Photo from left to right: Thea Culley, Abigail Raye, and Kate Gillis. Credit to Shaheed Devji and Yan Huckendubler
It’s only been done twice before. Playing 150 international matches for Canada’s senior women’s field hockey team is a rare feat. But if all goes as planned on the Women’s National Team’s current trip to New Zealand, three more women will join the exclusive 150 club.
With two test matches against the New Zealand Blacksticks beginning this weekend, followed by the Hawke’s Bay Cup tournament in April, Canada’s women have eight games ahead of them. And in the span of those games – barring injury – veterans Abigail Raye (143 games played), Kate Gillis (143), and Thea Culley (145) will all hit the 150-game mark.
It’s a big milestone, but not one that has been a point of focus for the women.
“We’ve been so focused on improving our team performance since [the recent series against the United States in] San Diego,” Culley says. “That’s really been at the forefront in each training.”
“But it’s an exciting milestone to hit. I didn’t know that there were only a couple others who have done that.”
Stephanie Jameson (168) and Laurelee Kopeck (163) are the only two women on record to have reached and eclipsed 150 matches. That Raye, Gillis, and Culley will all soon join them is a yet another testament to the health of the Women’s National Program.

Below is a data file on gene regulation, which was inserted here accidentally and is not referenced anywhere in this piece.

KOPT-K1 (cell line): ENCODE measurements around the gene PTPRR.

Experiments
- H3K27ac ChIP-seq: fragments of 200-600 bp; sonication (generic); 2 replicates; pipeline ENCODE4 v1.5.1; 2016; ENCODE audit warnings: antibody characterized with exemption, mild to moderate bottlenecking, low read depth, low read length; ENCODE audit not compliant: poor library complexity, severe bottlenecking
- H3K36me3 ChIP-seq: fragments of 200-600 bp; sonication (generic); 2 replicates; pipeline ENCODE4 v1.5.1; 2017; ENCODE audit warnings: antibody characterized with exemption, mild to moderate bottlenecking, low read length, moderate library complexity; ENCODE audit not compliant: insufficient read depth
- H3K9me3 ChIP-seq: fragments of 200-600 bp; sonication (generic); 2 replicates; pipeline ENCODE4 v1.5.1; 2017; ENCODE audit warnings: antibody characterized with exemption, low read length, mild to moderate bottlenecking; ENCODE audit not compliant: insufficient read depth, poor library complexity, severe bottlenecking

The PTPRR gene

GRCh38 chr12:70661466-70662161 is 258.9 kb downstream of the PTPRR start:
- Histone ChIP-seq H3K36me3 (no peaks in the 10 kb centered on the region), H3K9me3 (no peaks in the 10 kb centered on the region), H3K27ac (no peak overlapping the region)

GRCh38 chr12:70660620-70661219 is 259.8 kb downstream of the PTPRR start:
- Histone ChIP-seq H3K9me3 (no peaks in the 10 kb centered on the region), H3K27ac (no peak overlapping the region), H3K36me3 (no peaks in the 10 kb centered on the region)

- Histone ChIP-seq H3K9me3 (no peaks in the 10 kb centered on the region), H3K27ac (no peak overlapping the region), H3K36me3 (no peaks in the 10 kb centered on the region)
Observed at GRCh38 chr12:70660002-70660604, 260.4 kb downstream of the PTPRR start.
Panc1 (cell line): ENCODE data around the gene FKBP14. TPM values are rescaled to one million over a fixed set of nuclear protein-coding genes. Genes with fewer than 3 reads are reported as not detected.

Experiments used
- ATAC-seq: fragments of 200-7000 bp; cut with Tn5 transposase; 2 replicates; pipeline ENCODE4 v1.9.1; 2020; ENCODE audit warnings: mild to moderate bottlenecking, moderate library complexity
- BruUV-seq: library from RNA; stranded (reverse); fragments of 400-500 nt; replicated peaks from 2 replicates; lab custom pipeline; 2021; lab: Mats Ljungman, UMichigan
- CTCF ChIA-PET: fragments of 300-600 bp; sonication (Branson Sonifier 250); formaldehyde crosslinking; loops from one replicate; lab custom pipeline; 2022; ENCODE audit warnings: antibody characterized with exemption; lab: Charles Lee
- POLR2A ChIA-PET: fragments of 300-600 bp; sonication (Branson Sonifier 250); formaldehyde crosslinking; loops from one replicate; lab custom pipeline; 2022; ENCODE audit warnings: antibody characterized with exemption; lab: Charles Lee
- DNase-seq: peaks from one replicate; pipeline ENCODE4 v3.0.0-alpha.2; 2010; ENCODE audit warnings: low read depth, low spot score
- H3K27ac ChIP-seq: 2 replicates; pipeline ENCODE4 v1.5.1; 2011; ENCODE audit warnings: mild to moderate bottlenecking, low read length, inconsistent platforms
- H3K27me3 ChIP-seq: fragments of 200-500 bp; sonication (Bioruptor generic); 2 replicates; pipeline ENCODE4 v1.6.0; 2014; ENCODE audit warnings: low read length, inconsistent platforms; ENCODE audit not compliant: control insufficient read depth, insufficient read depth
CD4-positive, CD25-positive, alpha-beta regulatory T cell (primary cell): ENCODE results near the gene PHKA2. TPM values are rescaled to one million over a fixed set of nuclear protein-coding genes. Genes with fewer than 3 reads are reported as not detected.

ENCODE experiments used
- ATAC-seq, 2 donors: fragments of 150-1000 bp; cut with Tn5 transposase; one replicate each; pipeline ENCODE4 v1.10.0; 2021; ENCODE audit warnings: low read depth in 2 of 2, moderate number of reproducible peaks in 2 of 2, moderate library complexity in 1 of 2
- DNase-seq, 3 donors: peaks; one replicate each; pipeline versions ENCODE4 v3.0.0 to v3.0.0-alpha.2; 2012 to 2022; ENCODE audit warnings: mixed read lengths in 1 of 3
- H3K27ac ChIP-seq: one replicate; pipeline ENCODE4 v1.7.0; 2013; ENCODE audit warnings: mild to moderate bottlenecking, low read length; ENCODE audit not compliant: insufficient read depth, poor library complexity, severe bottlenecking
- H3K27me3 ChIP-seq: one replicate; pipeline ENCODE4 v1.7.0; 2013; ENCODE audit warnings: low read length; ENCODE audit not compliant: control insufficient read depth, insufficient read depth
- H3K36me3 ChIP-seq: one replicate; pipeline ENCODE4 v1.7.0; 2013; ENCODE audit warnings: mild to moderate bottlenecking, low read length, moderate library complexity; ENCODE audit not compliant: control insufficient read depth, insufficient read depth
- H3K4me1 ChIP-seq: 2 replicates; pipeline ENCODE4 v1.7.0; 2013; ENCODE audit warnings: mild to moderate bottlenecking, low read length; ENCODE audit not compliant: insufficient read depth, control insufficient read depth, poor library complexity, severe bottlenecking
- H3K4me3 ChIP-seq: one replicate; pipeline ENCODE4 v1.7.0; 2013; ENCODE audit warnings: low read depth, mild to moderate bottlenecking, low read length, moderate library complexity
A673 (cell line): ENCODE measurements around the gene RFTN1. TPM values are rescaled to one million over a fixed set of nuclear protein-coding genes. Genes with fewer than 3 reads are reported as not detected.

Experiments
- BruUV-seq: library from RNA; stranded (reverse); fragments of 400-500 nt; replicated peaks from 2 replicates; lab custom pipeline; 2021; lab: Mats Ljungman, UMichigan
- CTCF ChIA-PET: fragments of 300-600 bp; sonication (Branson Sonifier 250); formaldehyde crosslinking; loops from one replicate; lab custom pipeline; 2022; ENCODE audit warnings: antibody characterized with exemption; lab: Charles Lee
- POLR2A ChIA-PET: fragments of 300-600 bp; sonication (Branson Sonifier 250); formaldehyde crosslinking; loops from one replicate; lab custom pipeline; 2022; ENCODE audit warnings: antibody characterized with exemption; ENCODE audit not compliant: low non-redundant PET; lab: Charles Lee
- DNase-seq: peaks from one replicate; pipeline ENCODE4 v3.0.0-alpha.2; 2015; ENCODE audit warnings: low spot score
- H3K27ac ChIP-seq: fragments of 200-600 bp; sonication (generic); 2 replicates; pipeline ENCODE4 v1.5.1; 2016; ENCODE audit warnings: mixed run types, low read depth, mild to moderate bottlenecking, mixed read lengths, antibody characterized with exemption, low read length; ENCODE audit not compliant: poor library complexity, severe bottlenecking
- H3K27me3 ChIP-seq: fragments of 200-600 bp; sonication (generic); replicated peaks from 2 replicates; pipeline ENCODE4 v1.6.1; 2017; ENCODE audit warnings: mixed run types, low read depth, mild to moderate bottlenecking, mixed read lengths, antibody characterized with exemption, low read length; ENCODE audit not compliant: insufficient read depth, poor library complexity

“I think through my career, building on those milestones, we’ve come a long way,” says Gillis, who – in recent years – has served as the team’s captain. “I think that’s what’s most important. Not the number of caps, but how far our team has come and how important it is for us to stick together through this process and make it to those Olympic Games.”
With the team goal of qualifying for the 2018 World Cup and the 2020 Olympic Games and a core group of athletes committed to seeing it through, it is conceivable that the trio of women, who will all likely be at the top of the Canadian women’s all-time caps list by this time next year, could also be joined by others who are currently on the team.
Defender Sara McManus is expected to hit 100 games in New Zealand. By doing so, she will join Raye, Gillis, Culley, Hannah Haughn, who recently became the youngest Canadian woman on record to hit 100 games, and Danielle Hennig (107), as the six active Women’s National Team members of the century club.
But for this group, it’s not all about milestones. It’s about improvement and achieving tangible success on the field. Something which the team did last year at the 2015 Pan American Games by winning a bronze medal – the first time the Canadian women have done that in 16 years.
It stands out as a highlight for both Culley and Gillis.
“That was so special for us,” Gillis says. “And also my 100th cap. We tied England, which was really such a great game for us.”
And throughout it all, having teammates to share the milestones and the successes on the field with is what is most important to the women.
“It’s the girls on the team that make it worthwhile to play, and to continue to play,” Culley adds. “So it’s great to be able to celebrate it with people that you’ve played with for the last eight or nine years.”
The Canadian Women’s National Team faces the Blacksticks in two test matches on March 27 and 28 before opening the Hawke’s Bay Cup against Korea on April 2.